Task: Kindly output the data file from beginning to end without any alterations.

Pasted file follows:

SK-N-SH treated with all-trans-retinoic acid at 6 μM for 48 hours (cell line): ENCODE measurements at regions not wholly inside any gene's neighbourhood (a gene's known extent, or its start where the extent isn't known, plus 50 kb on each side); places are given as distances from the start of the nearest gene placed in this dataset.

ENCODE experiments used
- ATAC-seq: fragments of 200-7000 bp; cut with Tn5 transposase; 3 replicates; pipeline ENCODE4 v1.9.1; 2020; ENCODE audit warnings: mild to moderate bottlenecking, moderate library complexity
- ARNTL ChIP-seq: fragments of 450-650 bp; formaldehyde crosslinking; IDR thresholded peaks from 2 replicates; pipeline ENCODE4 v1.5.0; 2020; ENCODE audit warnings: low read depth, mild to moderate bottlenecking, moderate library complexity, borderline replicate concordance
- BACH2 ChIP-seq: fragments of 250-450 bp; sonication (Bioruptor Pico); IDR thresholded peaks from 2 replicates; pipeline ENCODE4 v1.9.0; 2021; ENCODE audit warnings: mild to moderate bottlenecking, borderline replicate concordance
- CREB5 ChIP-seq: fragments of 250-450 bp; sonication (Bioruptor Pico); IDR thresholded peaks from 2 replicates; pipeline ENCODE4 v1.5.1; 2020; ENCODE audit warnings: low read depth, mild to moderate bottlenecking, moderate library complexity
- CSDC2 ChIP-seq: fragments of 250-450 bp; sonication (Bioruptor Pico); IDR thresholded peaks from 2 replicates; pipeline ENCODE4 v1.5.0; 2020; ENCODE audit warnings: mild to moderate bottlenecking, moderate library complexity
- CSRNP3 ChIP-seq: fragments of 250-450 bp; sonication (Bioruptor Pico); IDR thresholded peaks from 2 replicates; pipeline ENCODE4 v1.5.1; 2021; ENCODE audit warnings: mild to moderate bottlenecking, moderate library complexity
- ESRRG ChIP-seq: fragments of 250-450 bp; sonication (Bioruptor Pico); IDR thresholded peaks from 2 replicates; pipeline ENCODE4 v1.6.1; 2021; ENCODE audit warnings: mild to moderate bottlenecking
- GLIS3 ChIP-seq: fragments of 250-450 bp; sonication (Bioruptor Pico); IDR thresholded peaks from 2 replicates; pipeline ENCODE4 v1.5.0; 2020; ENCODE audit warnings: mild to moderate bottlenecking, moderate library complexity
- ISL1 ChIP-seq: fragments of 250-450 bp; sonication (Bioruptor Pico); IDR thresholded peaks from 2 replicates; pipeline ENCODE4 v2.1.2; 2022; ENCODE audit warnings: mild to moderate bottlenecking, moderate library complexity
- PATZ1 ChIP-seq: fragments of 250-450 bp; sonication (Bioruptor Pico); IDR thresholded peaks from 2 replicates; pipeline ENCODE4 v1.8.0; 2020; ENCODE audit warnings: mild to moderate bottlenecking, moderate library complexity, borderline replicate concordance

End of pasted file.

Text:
SK-N-SH treated with all-trans-retinoic acid at 6 μM for 48 hours (cell line): ENCODE measurements at regions not wholly inside any gene's neighbourhood (a gene's known extent, or its start where the extent isn't known, plus 50 kb on each side); places are given as distances from the start of the nearest gene placed in this dataset.

ENCODE experiments used
- ATAC-seq: fragments of 200-7000 bp; cut with Tn5 transposase; 3 replicates; pipeline ENCODE4 v1.9.1; 2020; ENCODE audit warnings: mild to moderate bottlenecking, moderate library complexity
- ARNTL ChIP-seq: fragments of 450-650 bp; formaldehyde crosslinking; IDR thresholded peaks from 2 replicates; pipeline ENCODE4 v1.5.0; 2020; ENCODE audit warnings: low read depth, mild to moderate bottlenecking, moderate library complexity, borderline replicate concordance
- BACH2 ChIP-seq: fragments of 250-450 bp; sonication (Bioruptor Pico); IDR thresholded peaks from 2 replicates; pipeline ENCODE4 v1.9.0; 2021; ENCODE audit warnings: mild to moderate bottlenecking, borderline replicate concordance
- CREB5 ChIP-seq: fragments of 250-450 bp; sonication (Bioruptor Pico); IDR thresholded peaks from 2 replicates; pipeline ENCODE4 v1.5.1; 2020; ENCODE audit warnings: low read depth, mild to moderate bottlenecking, moderate library complexity
- CSDC2 ChIP-seq: fragments of 250-450 bp; sonication (Bioruptor Pico); IDR thresholded peaks from 2 replicates; pipeline ENCODE4 v1.5.0; 2020; ENCODE audit warnings: mild to moderate bottlenecking, moderate library complexity
- CSRNP3 ChIP-seq: fragments of 250-450 bp; sonication (Bioruptor Pico); IDR thresholded peaks from 2 replicates; pipeline ENCODE4 v1.5.1; 2021; ENCODE audit warnings: mild to moderate bottlenecking, moderate library complexity
- ESRRG ChIP-seq: fragments of 250-450 bp; sonication (Bioruptor Pico); IDR thresholded peaks from 2 replicates; pipeline ENCODE4 v1.6.1; 2021; ENCODE audit warnings: mild to moderate bottlenecking
- GLIS3 ChIP-seq: fragments of 250-450 bp; sonication (Bioruptor Pico); IDR thresholded peaks from 2 replicates; pipeline ENCODE4 v1.5.0; 2020; ENCODE audit warnings: mild to moderate bottlenecking, moderate library complexity
- ISL1 ChIP-seq: fragments of 250-450 bp; sonication (Bioruptor Pico); IDR thresholded peaks from 2 replicates; pipeline ENCODE4 v2.1.2; 2022; ENCODE audit warnings: mild to moderate bottlenecking, moderate library complexity
- PATZ1 ChIP-seq: fragments of 250-450 bp; sonication (Bioruptor Pico); IDR thresholded peaks from 2 replicates; pipeline ENCODE4 v1.8.0; 2020; ENCODE audit warnings: mild to moderate bottlenecking, moderate library complexity, borderline replicate concordance